If you heard the confessions of a killer, would it change the way you look at things?
In Jeffrey Hatcher’s Murderers, which plays at The Junction on May 4 and 5, you have just such a trial. Set in a retirement home in Florida, called Riddle Key Retirement Centre, the show begins with the blaze of truth: three residents are confessing to slaughter. And you, as part of the audience, must now take on your part: as judge, jury and observer.
“To tell this story we have done away with the fourth wall. The characters acknowledge the audience and engage them throughout the process of telling their stories. Hence, I have looked at this as a dialogue, as dialogue between the character and the audience. This has been one of the key briefs to all my actors — do not see this as a monologue, rather as a conversation between the character and the audience,” says director Kailash Nair (left).
The three characters — portrayed in each show by a different set of actors — are all, he says, “relatable.” To tear at the fibres of what you believe is the aim of the show.
“The audience should expect to be immersed in the stories three extremely different characters who tell you their drive, their motivation and the justification of the murder they committed,” says Nair, whose credits include Dangerous Corners and Arsenic and Old Lace.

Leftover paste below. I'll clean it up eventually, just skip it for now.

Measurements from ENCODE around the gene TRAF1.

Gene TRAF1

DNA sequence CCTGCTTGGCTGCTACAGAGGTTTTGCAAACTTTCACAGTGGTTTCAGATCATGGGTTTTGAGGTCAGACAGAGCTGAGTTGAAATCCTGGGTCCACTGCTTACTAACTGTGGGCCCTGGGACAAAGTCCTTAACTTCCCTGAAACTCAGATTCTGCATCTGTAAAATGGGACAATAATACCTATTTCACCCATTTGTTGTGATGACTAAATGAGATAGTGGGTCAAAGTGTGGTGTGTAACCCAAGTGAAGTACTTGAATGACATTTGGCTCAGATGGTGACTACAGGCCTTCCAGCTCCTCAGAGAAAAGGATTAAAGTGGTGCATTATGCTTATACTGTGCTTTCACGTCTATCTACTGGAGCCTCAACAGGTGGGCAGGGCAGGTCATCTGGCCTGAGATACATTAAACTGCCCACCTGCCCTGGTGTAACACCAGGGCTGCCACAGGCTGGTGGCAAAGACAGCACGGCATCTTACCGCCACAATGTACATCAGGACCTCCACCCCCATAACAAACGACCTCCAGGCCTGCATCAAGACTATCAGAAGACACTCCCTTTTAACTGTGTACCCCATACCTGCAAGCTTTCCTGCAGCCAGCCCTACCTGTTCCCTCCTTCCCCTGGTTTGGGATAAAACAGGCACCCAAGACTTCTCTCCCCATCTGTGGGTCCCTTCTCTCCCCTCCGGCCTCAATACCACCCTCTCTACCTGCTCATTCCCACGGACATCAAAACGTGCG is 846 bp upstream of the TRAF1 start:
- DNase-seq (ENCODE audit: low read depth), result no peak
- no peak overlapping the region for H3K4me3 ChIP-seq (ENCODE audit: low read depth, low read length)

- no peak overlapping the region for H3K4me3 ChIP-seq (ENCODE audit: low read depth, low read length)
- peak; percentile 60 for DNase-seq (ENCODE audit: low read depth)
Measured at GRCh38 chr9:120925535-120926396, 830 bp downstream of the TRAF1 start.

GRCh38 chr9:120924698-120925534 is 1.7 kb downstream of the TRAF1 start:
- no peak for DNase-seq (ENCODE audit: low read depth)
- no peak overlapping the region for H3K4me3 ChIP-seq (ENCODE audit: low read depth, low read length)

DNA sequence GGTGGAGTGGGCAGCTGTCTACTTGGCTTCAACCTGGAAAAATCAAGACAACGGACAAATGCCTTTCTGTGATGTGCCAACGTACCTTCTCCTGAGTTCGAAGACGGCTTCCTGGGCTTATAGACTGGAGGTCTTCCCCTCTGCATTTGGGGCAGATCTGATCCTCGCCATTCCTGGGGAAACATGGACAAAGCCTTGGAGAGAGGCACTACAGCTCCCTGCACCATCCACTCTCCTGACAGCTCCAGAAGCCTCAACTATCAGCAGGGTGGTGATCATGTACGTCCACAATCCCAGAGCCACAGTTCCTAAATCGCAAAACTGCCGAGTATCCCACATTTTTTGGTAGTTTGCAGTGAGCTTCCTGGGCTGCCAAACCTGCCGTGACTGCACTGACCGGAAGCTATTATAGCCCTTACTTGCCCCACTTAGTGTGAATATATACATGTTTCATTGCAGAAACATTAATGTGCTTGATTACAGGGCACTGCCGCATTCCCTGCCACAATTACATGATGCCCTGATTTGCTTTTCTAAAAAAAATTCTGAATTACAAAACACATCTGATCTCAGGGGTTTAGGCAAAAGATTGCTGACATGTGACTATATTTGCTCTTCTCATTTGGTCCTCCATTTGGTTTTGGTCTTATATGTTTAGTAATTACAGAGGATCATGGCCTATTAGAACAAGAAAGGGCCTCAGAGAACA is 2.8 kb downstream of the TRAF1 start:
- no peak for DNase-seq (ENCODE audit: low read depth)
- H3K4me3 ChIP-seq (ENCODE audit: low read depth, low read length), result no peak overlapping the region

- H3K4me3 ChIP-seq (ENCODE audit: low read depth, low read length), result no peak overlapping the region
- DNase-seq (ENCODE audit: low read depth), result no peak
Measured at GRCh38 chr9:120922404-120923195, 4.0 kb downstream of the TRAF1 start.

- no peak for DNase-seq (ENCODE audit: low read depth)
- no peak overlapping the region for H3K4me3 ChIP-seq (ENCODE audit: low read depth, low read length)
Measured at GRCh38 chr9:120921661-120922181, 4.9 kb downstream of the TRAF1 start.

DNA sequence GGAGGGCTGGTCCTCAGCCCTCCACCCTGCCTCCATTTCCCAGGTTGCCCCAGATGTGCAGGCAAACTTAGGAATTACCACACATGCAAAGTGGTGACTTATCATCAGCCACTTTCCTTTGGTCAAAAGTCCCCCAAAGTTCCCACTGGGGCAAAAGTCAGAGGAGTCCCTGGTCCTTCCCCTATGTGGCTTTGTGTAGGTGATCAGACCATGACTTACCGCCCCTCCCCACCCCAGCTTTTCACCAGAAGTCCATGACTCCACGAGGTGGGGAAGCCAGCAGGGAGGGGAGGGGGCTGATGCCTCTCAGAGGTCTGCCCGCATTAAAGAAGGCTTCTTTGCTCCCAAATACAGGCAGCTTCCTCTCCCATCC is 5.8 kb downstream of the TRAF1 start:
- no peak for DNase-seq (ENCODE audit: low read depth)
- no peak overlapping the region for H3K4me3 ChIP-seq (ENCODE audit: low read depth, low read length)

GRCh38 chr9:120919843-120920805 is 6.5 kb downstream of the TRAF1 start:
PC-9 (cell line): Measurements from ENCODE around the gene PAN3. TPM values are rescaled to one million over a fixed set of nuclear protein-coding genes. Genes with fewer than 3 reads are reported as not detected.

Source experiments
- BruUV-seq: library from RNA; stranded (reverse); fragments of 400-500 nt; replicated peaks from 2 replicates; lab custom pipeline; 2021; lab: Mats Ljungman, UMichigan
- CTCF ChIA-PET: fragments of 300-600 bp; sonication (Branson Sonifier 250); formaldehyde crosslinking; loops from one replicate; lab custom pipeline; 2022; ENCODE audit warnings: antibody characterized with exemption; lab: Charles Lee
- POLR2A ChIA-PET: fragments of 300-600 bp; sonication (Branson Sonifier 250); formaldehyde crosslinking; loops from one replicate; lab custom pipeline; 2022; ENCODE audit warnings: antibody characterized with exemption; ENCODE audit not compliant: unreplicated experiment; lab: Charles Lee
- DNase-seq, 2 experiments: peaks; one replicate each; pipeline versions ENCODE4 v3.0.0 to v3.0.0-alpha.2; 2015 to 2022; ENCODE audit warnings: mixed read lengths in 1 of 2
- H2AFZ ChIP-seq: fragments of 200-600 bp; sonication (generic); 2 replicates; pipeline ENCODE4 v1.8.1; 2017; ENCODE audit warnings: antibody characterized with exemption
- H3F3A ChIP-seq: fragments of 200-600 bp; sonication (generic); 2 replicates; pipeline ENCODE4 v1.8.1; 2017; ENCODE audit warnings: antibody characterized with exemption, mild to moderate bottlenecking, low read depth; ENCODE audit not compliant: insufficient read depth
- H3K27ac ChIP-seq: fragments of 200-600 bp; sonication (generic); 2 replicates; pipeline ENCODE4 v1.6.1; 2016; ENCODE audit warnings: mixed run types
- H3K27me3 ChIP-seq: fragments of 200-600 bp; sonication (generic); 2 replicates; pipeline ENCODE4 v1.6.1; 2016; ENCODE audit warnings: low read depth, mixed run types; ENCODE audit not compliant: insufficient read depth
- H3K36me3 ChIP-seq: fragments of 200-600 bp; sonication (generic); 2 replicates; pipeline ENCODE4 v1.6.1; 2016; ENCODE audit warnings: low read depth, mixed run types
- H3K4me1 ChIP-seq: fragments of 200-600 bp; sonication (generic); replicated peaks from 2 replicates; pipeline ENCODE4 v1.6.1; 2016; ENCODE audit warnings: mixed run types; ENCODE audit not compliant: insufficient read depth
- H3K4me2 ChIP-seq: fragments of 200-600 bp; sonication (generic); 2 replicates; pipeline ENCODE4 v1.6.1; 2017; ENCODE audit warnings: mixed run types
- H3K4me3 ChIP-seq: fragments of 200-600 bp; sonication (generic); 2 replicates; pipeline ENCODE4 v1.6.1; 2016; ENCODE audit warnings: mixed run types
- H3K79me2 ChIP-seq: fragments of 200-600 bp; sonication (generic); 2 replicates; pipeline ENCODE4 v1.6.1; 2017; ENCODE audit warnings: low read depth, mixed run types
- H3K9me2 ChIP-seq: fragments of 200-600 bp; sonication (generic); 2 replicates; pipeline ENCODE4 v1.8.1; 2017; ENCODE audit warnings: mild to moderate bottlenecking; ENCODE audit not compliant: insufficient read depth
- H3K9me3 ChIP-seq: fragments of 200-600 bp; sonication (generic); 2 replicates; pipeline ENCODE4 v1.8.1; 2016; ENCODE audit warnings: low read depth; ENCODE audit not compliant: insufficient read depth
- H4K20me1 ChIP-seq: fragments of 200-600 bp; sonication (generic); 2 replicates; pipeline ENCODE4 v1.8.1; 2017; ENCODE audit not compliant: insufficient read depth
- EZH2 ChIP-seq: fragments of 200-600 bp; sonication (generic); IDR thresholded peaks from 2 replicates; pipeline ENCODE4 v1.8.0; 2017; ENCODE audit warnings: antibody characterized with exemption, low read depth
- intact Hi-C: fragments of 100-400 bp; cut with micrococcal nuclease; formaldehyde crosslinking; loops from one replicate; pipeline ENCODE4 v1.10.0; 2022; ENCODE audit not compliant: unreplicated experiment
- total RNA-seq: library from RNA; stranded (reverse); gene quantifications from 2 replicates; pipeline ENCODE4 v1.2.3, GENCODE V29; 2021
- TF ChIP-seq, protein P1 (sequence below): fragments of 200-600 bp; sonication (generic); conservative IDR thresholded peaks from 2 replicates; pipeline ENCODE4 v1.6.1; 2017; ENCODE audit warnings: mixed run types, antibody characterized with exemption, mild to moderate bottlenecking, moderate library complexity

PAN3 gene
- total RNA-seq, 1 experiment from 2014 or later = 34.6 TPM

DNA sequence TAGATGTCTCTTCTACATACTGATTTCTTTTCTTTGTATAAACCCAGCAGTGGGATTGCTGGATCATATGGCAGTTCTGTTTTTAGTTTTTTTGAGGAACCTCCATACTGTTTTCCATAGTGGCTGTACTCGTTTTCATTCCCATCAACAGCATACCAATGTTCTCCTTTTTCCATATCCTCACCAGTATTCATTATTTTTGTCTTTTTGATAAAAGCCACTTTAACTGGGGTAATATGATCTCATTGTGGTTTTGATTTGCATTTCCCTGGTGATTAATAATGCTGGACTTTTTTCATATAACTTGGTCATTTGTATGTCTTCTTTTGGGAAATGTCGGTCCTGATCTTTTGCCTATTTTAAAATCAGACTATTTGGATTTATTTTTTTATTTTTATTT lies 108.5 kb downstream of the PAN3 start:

One is a man who marries his mother-in-law to evade taxes; another a woman scorned; the third is part of the management, and part of the reason death keeps paying the quiet community visits.
And so that beggars the question, do those putting up the play see the world in shades of black and white? Can killing ever be justified? “Murder has its own definitions: [Singer] Morrissey thinks meat is murder, some laws classify the assisted suicide of terminally ill people murder, the US and other countries kill people for killing other people, so who is the ‘murderer’? However, if by murder we mean the taking of another’s life against their will, then I would say no. Not even if by killing that one person you would save a whole village. The butterfly effect from your seemingly humanitarian act could be far worse,” says Sarah Potter, who plays Lucy.
But the macabre storyline may be just the thing to keep the audience hooked. “I think everyone has had a slightly morbid fascination into the psychology of a killer. The debate into nature vs nuture. Is someone born to kill? Or is it though environment and circumstance? I think our audience will be continuing this debate, even after they have left the theatre,” says Sarah K Gibson, who plays Minka.
With a promise to lead you down dark corners and through intriguing streets, this confession-laced comedy promises an evening of merriment.
And who knows, it may just change your perspective too, one murder at a time.
Don’t miss it!
Murderers plays at The Junction, Al Serkal Avenue, Dubai on May 4 and 5. Tickets are Dh85.